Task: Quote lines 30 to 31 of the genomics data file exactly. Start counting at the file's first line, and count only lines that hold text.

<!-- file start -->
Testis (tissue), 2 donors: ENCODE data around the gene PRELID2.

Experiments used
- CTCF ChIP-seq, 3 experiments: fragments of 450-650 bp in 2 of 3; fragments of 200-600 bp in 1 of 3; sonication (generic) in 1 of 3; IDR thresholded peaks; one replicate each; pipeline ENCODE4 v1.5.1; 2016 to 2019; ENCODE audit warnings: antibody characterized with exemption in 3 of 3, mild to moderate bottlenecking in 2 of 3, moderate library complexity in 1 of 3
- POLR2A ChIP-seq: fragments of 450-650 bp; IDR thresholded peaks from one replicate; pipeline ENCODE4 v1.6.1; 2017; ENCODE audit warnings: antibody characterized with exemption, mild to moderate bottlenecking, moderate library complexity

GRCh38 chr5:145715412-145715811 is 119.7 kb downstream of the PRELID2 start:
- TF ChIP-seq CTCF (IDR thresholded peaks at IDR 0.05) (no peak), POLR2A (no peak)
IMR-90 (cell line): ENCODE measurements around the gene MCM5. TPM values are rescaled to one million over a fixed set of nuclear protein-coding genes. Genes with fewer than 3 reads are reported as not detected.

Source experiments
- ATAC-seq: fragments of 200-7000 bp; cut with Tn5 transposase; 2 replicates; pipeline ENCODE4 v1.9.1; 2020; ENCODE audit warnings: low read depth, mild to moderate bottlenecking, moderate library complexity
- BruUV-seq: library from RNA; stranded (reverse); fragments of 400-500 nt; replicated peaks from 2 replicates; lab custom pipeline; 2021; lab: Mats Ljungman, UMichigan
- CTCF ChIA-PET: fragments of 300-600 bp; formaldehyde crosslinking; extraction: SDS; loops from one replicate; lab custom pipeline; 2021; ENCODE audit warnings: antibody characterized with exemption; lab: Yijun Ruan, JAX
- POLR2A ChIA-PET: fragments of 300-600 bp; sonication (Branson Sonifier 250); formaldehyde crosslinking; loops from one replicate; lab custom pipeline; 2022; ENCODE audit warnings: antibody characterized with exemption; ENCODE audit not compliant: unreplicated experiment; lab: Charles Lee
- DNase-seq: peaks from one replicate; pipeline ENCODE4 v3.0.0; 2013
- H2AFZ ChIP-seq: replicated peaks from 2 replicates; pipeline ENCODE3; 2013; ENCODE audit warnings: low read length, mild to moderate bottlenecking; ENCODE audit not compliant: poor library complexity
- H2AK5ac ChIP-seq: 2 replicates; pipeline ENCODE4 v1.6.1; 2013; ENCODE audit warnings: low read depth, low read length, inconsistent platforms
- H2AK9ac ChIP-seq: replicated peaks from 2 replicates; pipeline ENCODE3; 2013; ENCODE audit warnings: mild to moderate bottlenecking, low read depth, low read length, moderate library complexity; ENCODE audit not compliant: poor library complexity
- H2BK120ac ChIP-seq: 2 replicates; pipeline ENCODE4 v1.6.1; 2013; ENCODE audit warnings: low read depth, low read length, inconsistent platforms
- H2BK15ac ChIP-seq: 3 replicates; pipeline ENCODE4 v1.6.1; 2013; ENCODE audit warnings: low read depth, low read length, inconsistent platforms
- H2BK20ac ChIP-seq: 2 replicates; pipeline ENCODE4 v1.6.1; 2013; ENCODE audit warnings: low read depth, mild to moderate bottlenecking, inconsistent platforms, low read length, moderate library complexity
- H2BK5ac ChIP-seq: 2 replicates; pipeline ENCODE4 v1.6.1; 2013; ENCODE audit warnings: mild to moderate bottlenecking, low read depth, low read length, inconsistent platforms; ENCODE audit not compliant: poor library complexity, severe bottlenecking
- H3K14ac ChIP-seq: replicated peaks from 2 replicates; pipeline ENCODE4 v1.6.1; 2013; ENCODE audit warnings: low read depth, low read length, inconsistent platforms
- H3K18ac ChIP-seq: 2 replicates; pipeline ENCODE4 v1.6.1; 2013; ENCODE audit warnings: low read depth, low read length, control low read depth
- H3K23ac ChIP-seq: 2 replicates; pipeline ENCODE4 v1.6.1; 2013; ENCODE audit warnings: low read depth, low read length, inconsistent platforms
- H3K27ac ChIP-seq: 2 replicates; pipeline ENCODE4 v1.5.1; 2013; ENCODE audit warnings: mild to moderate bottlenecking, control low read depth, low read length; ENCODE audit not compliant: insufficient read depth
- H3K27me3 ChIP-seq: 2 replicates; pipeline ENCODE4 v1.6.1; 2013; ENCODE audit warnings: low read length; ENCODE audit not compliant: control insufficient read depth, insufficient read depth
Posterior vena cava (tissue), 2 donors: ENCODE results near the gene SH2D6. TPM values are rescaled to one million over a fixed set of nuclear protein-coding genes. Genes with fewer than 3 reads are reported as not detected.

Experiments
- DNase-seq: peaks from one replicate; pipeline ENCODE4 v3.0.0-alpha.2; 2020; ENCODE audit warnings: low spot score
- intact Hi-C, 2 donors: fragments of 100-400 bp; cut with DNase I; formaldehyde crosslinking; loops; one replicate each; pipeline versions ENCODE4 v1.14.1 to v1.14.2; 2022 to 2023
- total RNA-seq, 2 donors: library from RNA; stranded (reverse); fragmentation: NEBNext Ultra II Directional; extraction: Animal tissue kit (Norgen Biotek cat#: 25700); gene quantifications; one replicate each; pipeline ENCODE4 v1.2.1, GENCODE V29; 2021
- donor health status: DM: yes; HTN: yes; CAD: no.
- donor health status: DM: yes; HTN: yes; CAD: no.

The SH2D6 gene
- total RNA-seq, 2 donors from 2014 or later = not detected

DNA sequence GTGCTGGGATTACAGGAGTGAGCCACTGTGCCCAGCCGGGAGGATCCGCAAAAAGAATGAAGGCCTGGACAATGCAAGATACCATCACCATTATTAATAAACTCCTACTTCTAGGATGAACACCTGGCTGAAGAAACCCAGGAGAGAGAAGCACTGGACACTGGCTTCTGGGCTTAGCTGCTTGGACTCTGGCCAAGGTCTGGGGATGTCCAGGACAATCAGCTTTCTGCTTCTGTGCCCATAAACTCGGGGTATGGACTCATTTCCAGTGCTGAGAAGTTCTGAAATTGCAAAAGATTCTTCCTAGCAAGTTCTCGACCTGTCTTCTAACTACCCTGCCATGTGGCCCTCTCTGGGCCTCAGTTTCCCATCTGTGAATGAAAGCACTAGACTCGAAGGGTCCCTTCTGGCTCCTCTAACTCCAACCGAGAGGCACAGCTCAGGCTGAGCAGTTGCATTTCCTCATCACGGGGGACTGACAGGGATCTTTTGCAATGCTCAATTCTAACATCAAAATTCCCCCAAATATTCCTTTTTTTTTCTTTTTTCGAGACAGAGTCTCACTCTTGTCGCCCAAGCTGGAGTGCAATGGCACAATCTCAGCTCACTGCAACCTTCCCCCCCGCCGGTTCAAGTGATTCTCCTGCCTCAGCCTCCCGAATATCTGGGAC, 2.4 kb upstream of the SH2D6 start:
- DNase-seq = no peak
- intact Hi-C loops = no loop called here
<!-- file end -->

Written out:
- total RNA-seq, 2 donors: library from RNA; stranded (reverse); fragmentation: NEBNext Ultra II Directional; extraction: Animal tissue kit (Norgen Biotek cat#: 25700); gene quantifications; one replicate each; pipeline ENCODE4 v1.2.1, GENCODE V29; 2021
- donor health status: DM: yes; HTN: yes; CAD: no.